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Nisha Rathode

Sachal Sarmast

Era  Classical/ Talpur
Role  Poet
Region  Sindhi Sufi Poet
Died  1829
School  Islamic Sufism
Main interests  Lyric poetry
Name  Sachal Sarmast

Sachal Sarmast HAZRAT SACHAL SARMAST RA Sufianakalamcom
Born  1739 CEDaraza, Khairpur Mirs
Notable ideas  Sufi poetry, Sufi philosophy, and Sufi music
Influenced by  Shah Abdul Latif Bhittai, Rumi, Attar of Nishapur
Similar People  Shah Abdul Latif Bhittai, Bulleh Shah, Shaikh Ayaz, Rumi, G M Syed

Echoes of sufi chants abida parveen kafi sachal sarmast sun baat


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Sachal Sarmast (1739–1827) (Sindhi: سچلُ سرمستُ‎, Urdu: سچل سرمست‎) was a Sufi poet from Sindh, Pakistan.

Sachal Sarmast Sindhi Poetry Of Sachal Sarmast on Picterest

He wrote poetry in 7 languages, most prominently in Sindhi, during the Kalhoro/Talpur era of Sindh. He was born in Daraza, near Ranipur, Sindh. His real name was Abdul Wahab Farouqi; he was also nicknamed "Sachal" or "Sachoo". He used this pen-name in his poetry: Sachu means 'truthful' - while in Sindhi Sarmast means 'ecstatic' in Sindhi and Urdu alike. Sachal Sarmast literally means 'truthful mystic' or can be translated as "Ecstatic Saint of Truth".

Sachal Sarmast Sachal Sarmast Dost Pakistan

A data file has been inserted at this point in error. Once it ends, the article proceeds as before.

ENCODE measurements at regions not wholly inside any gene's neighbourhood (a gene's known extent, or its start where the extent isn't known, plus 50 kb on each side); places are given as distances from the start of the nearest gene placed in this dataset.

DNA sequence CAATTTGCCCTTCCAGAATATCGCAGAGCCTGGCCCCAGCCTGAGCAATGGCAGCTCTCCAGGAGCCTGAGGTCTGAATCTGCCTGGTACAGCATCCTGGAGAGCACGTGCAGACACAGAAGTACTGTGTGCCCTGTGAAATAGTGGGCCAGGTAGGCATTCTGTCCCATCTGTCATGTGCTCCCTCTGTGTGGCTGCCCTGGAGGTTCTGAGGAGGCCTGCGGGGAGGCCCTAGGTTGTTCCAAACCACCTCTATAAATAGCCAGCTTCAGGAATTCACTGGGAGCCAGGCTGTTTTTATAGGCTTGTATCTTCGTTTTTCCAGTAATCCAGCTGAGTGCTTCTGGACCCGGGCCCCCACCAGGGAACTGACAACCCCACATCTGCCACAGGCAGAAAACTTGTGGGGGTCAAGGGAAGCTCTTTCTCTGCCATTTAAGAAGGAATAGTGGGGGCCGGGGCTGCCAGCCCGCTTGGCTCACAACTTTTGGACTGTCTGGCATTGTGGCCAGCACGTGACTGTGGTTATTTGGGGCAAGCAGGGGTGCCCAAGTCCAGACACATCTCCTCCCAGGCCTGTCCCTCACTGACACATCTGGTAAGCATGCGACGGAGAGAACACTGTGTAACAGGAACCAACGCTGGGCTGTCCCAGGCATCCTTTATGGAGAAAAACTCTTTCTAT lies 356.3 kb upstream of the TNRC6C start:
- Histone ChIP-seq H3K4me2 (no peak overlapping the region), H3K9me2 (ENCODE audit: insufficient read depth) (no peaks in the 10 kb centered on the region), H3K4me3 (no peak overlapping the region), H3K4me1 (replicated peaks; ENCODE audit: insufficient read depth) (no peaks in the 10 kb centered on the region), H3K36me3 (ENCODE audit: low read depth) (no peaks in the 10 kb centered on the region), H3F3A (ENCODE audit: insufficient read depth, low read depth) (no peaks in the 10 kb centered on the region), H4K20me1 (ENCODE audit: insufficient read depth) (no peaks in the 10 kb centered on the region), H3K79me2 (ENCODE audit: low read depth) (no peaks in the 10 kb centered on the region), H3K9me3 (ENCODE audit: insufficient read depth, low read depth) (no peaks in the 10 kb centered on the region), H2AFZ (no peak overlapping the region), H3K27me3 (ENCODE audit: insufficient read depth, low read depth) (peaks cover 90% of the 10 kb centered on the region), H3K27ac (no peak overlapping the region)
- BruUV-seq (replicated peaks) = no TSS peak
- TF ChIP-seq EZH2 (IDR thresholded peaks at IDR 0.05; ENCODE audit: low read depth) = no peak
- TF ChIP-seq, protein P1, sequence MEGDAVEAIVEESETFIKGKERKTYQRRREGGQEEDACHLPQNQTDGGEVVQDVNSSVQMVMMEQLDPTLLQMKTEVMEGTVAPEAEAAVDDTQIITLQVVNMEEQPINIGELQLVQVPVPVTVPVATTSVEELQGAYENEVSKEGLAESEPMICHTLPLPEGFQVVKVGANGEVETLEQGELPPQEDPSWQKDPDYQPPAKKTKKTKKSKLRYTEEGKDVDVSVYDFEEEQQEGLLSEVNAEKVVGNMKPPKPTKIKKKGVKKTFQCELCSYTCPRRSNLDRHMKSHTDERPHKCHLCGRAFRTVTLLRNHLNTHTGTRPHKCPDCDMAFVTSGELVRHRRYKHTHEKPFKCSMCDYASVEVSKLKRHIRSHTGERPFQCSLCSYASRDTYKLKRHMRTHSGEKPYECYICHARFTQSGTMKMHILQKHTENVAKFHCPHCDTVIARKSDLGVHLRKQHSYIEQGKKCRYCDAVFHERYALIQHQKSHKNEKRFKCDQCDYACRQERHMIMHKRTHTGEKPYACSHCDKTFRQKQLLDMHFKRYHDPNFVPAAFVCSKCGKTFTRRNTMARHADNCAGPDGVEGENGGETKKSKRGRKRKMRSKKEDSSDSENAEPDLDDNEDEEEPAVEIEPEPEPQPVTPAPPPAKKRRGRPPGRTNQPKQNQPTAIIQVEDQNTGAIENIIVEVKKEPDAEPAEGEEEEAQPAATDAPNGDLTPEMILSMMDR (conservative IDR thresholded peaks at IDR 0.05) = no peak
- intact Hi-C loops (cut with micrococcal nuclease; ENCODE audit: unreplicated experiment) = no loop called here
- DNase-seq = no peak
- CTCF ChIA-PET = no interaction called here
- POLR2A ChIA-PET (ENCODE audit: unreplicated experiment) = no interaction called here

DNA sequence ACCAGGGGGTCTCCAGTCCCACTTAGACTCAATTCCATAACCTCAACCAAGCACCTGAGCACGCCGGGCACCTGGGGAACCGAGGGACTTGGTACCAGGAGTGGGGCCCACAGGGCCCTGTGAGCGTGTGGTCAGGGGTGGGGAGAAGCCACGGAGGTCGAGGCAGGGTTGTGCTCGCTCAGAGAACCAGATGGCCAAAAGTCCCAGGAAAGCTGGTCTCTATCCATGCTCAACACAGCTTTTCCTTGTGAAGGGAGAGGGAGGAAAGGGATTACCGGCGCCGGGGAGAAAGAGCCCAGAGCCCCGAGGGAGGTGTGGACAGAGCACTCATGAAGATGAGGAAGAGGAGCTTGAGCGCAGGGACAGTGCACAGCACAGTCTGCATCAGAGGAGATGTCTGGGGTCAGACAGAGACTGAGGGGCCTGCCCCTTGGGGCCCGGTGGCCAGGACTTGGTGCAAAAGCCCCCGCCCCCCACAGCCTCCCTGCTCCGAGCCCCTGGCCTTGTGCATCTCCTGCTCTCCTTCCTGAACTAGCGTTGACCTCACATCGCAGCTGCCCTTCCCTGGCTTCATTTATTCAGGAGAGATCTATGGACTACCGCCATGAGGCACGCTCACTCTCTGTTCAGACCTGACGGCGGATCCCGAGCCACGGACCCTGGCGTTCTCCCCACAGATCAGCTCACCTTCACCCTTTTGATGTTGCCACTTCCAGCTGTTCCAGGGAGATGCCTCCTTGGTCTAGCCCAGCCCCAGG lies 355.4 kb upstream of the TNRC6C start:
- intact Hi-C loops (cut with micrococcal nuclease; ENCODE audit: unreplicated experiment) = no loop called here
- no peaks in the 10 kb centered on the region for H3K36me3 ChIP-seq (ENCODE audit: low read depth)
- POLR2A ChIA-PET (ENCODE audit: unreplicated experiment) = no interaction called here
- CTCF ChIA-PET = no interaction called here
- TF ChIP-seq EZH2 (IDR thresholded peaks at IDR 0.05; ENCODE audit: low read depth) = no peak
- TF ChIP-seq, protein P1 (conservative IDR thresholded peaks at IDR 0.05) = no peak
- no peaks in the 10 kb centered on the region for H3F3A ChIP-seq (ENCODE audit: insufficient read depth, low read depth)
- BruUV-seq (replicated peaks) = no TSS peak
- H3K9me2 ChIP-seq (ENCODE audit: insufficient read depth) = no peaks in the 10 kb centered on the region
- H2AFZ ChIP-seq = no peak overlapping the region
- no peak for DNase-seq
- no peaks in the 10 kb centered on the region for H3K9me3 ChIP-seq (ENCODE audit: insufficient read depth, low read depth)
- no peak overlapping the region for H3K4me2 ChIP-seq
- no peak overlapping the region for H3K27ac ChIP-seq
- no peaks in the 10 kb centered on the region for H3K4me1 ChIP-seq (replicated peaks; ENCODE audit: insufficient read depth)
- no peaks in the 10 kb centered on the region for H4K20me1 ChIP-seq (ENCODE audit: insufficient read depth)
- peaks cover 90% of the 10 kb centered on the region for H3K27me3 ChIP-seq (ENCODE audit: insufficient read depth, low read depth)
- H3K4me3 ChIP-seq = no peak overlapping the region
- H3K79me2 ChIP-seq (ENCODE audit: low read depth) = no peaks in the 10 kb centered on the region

Sachal's father Mian Salahuddin died when he was a child. He was later raised by his uncle, Pir Khawaja Abdul Haq I, who also became his spiritual master. He married his uncle's daughter, but the young woman died two years later. He never remarried. It is said that he never left Daraza, which was state by then.

Sachal Sarmast httpsuploadwikimediaorgwikipediacommonsthu

Sachal's poetical works are sung by local singers in Sindhi and Saraiki; his shrine is in the village Daraza, near Ranipur, Khairpur District, Sindh, Pakistan.

Sachal Sarmast Sachal Sarmast Wikipedia the free encyclopedia

Sachal Sarmast was an ardent follower of Wahdat-ul-Wujood (unity of existence). Sachal says (translation by Gul Agha):

Poet of seven languages sachal sarmast


Biography

The first compendium of Sachal's poetry was by Agha Sufi. First published in 1933 in Shikarpur, Sindh, it included Sachal's biography and a critical analysis of his philosophy and poetry. The introductory chapters provide a comparative analysis of the poetry of Shah Abdul Latif Bhittai and Sachal Sarmast, an introduction to Sufism and Vedanta (Chapter I), a biography of Sachal (Chapter II), and an explanation of the melodic modes or Raga (called "Sura" in Sindhi) that are used in Sachal's poetry (Chapter III). This is followed by a collection of Sachal's poems (Chapter IV) and a glossary and interpretation (Chapter V).

References

Sachal Sarmast Wikipedia


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